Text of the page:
The Exorcist (1973)

the exorcist poster 1973 movie
10 Overall Score
Story: 10/10
Acting: 10/10
Visuals: 10/10

Great acting, great story, great visuals


Movie Info

Movie Name: The Exorcist

Studio: Warner Brothers

Genre(s): Horror/Mystery/Suspense/Drama

Release Date(s):  December 26, 1973

MPAA Rating:  R

exorcist father merrin pazuzu statue max von sydow

The battle between good and evil is coming!

A battle of good and evil is about to be fought in a home in the Georgetown neighborhood of Washington, D.C.  Actress Chris MacNeil (Ellen Burstyn) notices that something appears to be wrong with her teen daughter Regan (Linda Blair).  When a tragedy occurs outside the MacNeil’s home, Chris realizes that Regan’s life is in mortal danger that doctors and psychiatrists can’t seem explain.  Turning toward a priest named Damian Karras (Jason Miller), Chris is desperate to save Regan as she gets worse.  An exorcism might be in order and Father Lankester Merrin (Max von Sydow) and Karras could be the only hope…but Detective William F. Kinderman (lee J. Cobb) and his investigation is beginning to close in.

exorcist jason miller ellen burstyn

They send me to you and then you want to send me back to them

Directed by William Friedkin, The Exorcist is a supernatural horror drama.  William Peter Blatty adapted his bestselling 1971 horror novel The Exorcist for the big screen and the film was released to positive reviews and a massive box office return.  The film won Academy Awards for Best Adapted Screenplay and Best Sound with nominations for Best Picture, Best Actress (Burstyn), Best Actor (Miller), Best Supporting Actress (Blair), Best Director, Best Cinematography, Best Art Direction-Set Direction, and Best Film Editing.  The film was selected by the Library of Congress for preservation in the National Film Registry in 2010.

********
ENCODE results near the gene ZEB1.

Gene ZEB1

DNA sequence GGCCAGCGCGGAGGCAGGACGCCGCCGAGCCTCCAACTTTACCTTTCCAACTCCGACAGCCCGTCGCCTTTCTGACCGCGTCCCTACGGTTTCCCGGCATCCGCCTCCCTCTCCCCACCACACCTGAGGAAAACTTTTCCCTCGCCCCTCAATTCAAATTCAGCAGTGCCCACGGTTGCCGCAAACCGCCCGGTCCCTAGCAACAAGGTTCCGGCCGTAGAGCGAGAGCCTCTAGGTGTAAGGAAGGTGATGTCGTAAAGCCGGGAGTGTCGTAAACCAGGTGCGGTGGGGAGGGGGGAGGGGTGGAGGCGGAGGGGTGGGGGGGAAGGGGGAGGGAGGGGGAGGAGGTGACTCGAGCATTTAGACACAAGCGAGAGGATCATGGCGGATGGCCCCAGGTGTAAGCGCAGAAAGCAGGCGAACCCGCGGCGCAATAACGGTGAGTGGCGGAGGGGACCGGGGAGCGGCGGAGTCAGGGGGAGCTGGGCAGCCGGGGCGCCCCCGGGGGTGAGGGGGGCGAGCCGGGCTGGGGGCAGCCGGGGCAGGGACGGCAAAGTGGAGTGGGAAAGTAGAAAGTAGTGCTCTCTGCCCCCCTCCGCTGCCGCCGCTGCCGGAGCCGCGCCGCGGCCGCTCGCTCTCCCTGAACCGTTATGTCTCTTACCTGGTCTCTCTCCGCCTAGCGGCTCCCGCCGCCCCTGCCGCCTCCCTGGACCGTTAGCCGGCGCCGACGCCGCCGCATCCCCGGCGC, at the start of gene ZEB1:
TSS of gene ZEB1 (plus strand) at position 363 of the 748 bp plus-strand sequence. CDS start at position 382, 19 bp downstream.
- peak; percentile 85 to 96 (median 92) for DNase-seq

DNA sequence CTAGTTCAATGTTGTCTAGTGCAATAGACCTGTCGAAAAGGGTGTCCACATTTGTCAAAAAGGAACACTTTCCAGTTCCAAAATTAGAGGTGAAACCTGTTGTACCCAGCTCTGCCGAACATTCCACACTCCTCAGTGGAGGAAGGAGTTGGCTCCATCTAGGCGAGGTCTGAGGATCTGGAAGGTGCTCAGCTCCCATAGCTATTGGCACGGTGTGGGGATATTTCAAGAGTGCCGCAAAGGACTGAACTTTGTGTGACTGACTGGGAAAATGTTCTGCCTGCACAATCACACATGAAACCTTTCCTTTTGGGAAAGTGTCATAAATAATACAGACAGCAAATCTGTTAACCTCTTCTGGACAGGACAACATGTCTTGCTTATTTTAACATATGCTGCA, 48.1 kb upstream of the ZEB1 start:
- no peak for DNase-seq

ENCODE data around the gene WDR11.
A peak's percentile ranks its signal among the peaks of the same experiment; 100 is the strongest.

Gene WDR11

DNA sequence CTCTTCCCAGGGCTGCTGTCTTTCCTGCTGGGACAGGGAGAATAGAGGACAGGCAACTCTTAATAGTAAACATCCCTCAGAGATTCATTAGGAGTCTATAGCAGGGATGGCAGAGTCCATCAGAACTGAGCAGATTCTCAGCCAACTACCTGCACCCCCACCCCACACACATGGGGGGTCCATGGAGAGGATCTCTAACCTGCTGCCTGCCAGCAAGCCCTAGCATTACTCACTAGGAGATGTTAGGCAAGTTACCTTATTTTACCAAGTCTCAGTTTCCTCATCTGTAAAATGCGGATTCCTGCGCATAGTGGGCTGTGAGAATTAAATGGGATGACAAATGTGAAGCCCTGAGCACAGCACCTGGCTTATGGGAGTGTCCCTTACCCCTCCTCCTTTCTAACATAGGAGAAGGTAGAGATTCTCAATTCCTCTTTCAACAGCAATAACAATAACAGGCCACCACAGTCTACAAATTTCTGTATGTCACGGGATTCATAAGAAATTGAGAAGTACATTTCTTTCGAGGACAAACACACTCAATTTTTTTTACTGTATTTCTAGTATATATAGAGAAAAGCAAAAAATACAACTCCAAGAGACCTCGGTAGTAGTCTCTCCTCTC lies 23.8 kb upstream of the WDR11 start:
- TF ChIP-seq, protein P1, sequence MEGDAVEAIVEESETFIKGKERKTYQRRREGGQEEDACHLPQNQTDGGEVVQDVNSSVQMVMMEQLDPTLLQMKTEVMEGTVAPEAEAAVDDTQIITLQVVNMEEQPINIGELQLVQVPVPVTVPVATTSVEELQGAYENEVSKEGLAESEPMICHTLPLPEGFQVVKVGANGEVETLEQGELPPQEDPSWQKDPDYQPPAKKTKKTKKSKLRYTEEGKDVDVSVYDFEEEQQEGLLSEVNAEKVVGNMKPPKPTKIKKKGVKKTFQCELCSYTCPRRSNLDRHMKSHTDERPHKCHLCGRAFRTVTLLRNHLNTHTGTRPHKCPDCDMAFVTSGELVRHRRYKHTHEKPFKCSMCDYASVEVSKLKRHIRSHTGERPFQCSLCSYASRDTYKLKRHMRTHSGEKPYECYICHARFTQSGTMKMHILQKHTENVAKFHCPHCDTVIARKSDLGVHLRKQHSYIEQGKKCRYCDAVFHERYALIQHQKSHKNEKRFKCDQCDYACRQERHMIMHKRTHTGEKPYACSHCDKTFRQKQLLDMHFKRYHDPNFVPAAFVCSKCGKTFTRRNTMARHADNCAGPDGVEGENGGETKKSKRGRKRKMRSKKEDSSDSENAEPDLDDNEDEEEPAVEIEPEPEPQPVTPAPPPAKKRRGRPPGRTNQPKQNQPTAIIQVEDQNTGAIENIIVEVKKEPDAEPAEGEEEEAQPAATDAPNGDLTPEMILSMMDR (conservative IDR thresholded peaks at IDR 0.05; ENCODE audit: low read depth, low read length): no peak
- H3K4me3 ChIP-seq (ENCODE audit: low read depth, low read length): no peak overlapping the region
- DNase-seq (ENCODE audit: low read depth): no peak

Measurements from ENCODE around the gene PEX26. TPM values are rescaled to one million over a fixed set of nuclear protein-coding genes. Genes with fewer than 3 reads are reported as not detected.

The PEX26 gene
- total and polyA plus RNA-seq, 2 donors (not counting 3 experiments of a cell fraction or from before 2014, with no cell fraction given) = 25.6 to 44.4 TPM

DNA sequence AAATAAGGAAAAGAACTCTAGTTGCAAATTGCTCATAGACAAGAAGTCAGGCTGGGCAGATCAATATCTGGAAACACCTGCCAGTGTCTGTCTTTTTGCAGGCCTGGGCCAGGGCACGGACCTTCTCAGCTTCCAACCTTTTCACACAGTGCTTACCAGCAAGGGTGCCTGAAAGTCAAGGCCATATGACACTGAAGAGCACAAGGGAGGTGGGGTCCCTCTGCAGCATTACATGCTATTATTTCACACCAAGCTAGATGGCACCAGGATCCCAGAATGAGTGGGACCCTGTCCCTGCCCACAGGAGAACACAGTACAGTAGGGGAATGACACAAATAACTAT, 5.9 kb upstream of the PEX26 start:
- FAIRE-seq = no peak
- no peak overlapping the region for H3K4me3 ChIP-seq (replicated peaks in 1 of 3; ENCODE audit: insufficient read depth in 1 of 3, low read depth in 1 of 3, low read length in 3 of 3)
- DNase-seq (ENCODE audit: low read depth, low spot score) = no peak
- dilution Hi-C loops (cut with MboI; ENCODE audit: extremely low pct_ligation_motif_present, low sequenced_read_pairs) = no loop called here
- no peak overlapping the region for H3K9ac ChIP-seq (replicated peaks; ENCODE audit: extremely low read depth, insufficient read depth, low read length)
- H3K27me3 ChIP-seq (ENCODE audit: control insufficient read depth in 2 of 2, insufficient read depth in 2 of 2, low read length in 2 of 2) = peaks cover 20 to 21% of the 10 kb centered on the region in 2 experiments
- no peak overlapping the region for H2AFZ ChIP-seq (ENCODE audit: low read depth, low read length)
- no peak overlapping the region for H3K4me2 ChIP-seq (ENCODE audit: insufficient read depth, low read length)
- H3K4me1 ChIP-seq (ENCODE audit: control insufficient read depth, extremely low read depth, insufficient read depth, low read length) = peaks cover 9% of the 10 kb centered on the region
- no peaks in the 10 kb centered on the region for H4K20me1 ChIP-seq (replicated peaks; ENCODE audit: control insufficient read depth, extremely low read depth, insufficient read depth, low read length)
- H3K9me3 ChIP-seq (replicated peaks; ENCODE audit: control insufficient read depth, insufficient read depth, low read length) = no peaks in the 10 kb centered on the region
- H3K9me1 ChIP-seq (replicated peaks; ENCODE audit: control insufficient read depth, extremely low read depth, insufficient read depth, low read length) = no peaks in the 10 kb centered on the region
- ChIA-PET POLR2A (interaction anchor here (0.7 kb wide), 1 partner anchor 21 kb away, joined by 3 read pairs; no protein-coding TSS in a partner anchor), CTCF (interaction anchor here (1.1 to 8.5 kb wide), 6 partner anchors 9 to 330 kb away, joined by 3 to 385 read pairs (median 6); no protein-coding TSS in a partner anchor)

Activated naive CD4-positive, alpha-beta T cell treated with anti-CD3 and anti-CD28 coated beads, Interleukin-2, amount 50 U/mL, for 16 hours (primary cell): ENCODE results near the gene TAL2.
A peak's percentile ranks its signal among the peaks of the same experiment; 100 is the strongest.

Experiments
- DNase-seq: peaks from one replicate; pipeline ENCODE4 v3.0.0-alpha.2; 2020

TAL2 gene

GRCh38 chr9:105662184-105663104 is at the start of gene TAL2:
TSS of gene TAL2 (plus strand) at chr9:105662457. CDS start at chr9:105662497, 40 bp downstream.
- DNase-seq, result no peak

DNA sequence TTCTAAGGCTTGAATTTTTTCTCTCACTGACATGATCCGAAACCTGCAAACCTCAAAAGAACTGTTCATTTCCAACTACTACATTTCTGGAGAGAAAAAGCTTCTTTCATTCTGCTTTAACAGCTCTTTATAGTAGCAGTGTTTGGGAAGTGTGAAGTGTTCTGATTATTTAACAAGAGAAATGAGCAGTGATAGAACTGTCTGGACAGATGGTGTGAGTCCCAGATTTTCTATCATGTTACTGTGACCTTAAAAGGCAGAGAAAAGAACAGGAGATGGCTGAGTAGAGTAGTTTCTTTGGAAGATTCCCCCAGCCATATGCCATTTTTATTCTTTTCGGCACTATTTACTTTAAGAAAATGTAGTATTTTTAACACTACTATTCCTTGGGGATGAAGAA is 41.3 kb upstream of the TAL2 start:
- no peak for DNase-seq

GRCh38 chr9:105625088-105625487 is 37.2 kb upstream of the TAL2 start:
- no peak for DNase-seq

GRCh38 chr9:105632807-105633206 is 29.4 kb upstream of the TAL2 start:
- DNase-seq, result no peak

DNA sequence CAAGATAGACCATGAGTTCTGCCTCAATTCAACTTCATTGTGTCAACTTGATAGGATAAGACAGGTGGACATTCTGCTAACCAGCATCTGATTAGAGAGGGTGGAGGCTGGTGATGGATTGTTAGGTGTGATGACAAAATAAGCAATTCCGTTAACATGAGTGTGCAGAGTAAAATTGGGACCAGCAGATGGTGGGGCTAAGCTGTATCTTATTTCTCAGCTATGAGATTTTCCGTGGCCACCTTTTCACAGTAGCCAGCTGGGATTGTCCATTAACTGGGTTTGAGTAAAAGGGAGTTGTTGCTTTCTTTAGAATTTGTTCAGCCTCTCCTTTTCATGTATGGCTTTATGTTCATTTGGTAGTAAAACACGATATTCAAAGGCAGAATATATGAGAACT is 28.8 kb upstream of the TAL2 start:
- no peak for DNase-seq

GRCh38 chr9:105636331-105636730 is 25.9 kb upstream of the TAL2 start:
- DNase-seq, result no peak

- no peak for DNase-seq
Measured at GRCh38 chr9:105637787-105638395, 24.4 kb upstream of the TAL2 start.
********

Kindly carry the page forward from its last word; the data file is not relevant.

The Exorcist is legendary.  I read the book before I ever saw the movie (which I read it too young), but I fell in love with the story of horror, drama, and mystery.  In college, I wrote a paper on The Exorcist (largely focusing on the shock aspect versus the religious aspect) and as a result saw it multiple times.  I revisit the film occasionally and still find it a great film loaded with nuances and meaning…The Exorcist is one of those perfect films.

exorcist demon face captain howdy

Hi, I’m Captain Howdy…want to play?

While many decried the horror, the language, and the imagery presented in The Exorcist, it is largely pro-religion.  The characters are searching for answers through the whole movie.  They are non-believers who are attacked by something that can only be stopped by belief in the most divine sense.  Even Miller’s Father Karras has reached a point of doubt, but the possession helps bring him back into the fold.  This religious message is wrapped in a drama about mothers and their children and an even a bit of a mystery surrounding Regan’s possession…why does the demon sometimes appear to be almost manufactured?  The answer would probably be to sow doubt because it is a manipulator that is at war with faith.

exorcist head spin cross scene

Did she tell you what she did?